Update on Hurricane Florence, where is it projected to go, and how strong will it be?
Last updated: Sept. 14, 2018 at 8:00 a.m.
The EPA rollback mentioned in The Baltimore Sun editorial on Hurricane Florence is horrifying (“Hurricane Florence may reshape the climate change debate,” Sept. 11). Last year, the media exploded after thousands of people dealt with the impacts of hurricanes Irma and Harvey. Unprecedented numbers of people called for getting off fossil fuels in the name of thwarting worse and more drastic climate catastrophes. Yet, here we are, almost exactly one year later on the dot, and we’re struggling with the same crises accompanied by even worse energy policy.
The U.S. Environmental Protection Agency’s decision to roll back regulations on methane leaks is foreboding at its best and detrimental to our nation's and world’s environmental health at worst. I think The Sun is hitting the nail on the head by charging President Donald Trump and his industry cronies with exacerbating climate change and worsening storms like Florence. In fact, I think we should take it a step farther and take a meaningful look at how much our state and local elected officials have done and are doing to mitigate climate change.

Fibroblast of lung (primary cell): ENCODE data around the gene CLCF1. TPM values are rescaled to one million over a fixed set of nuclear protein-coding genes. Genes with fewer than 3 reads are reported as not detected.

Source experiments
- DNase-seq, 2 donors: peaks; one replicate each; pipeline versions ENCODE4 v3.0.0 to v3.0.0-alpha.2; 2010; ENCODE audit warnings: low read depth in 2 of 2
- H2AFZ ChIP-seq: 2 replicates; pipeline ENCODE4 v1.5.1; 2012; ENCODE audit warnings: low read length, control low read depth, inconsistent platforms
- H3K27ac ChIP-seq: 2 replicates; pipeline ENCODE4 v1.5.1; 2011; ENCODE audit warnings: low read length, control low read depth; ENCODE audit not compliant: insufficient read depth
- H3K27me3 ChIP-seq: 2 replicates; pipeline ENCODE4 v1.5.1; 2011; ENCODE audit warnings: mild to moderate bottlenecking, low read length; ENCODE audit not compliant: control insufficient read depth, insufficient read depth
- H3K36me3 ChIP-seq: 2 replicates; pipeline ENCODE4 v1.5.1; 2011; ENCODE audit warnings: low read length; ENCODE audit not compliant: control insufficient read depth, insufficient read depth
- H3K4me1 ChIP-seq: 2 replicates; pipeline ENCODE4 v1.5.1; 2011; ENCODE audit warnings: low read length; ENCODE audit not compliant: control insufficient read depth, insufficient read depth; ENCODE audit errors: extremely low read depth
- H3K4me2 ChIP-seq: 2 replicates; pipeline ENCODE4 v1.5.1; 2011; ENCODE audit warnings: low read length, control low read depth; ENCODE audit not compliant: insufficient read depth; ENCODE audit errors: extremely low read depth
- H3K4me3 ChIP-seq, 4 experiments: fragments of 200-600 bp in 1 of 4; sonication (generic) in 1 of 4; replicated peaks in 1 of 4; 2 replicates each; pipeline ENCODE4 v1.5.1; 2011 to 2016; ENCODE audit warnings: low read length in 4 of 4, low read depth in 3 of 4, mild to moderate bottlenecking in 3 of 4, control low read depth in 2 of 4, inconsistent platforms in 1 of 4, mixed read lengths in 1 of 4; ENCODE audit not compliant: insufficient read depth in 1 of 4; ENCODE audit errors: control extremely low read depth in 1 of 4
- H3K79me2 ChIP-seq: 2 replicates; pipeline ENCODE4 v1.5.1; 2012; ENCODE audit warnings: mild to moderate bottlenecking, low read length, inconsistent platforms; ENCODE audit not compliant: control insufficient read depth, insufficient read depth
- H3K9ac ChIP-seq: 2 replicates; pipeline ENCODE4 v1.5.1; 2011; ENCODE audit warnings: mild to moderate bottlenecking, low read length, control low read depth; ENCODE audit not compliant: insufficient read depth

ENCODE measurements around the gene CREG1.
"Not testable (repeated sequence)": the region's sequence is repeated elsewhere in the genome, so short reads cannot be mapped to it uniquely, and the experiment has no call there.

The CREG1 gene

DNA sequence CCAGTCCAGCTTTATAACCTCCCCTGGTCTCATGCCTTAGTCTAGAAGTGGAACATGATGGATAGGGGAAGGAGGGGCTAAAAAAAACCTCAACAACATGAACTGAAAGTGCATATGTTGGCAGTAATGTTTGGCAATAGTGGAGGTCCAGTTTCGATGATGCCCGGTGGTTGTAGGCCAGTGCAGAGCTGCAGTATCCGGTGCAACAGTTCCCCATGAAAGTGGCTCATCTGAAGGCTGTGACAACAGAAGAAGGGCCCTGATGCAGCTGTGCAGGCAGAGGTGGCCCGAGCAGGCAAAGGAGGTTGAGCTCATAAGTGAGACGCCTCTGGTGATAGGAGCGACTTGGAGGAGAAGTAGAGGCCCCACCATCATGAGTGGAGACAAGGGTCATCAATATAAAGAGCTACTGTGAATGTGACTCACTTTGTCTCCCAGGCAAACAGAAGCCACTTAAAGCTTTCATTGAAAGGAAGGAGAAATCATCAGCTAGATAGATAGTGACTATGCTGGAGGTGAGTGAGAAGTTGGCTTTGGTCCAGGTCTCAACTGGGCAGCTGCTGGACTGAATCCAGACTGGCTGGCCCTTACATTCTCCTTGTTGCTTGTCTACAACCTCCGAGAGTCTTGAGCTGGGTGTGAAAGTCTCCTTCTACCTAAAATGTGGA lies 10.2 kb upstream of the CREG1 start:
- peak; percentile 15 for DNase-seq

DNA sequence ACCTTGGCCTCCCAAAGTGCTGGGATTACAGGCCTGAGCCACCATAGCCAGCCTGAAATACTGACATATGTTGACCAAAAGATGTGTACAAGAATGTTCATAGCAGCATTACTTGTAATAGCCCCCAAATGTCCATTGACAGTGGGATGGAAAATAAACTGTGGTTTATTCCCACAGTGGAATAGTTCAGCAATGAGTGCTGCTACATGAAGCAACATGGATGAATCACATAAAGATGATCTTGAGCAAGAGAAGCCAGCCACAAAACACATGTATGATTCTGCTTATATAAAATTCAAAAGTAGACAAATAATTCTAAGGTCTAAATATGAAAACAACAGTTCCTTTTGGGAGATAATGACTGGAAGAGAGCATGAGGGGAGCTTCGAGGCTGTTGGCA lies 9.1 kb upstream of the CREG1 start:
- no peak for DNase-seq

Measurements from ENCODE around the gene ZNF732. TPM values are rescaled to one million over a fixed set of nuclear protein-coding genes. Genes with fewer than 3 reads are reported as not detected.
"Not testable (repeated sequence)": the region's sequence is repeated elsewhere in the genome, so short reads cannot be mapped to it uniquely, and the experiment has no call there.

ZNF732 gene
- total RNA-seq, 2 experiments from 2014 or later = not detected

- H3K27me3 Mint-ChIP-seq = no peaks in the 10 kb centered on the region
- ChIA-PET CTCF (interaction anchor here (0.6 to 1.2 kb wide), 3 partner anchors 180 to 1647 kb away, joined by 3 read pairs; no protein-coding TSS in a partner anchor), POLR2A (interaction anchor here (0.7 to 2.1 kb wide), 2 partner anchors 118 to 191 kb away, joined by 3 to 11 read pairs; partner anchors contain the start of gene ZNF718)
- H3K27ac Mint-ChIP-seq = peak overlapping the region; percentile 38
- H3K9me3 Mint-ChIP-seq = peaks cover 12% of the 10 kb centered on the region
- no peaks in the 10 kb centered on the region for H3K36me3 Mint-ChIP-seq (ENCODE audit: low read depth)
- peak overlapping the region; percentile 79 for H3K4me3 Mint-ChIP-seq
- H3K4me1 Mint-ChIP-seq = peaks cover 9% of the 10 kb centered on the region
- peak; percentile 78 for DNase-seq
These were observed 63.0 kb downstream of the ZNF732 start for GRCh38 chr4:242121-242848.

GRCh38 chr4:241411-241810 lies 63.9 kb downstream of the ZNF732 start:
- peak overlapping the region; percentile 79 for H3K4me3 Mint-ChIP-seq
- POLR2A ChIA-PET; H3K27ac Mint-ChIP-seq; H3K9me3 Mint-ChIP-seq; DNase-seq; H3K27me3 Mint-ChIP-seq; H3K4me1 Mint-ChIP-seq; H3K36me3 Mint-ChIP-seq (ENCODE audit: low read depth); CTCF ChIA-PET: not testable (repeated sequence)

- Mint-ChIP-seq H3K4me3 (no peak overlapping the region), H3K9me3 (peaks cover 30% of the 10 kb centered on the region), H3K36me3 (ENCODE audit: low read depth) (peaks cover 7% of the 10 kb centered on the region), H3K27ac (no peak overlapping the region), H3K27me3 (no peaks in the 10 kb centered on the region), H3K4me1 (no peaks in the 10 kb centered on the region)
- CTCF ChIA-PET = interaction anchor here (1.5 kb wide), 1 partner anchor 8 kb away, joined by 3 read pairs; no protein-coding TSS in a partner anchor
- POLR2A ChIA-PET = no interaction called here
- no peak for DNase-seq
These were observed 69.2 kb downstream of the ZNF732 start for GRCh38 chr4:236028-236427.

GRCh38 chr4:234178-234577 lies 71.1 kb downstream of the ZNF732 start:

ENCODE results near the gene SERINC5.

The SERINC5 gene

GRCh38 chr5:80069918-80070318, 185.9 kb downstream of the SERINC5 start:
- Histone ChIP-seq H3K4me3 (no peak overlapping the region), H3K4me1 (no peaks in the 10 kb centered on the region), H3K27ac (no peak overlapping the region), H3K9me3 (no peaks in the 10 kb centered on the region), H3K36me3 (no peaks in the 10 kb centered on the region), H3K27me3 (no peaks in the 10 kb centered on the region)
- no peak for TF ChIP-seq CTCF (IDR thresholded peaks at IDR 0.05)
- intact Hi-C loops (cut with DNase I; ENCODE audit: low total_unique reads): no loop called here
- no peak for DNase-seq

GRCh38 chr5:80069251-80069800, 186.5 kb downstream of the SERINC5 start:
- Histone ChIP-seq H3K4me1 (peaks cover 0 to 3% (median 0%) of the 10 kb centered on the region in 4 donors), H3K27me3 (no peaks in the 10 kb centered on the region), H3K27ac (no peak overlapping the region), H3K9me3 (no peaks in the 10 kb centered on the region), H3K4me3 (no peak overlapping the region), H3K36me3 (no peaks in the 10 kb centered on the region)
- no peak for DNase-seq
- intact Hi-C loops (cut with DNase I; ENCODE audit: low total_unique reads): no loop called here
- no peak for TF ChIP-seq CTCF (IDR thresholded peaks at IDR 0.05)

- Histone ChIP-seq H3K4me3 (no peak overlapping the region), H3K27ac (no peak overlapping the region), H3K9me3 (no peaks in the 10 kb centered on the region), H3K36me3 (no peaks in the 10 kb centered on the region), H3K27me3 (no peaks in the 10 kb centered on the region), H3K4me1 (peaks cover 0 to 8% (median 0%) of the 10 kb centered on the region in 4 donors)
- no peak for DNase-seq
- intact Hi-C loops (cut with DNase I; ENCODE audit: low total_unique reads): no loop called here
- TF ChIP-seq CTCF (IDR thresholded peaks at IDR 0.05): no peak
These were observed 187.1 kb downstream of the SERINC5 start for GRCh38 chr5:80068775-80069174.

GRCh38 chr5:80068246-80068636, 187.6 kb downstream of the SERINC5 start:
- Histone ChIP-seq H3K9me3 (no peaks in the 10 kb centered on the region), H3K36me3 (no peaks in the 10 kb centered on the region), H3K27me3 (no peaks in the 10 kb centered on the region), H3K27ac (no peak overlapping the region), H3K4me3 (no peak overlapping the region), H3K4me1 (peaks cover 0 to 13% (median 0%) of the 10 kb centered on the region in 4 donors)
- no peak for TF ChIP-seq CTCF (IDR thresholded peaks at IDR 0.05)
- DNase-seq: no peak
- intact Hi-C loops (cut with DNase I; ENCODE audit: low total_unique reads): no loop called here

In its next session, the Maryland General Assembly can vote to move to 100 percent renewable energy, just as California’s legislature did this summer. This sort of forward thinking, uncompromising climate legislation is what our state and our country need right now. As our federal government continues to disappoint us and wreak havoc on our environment, it’s up to our state officials to take on climate change to protect public health, low-income communities that are being hit the hardest by climate disasters and our environment.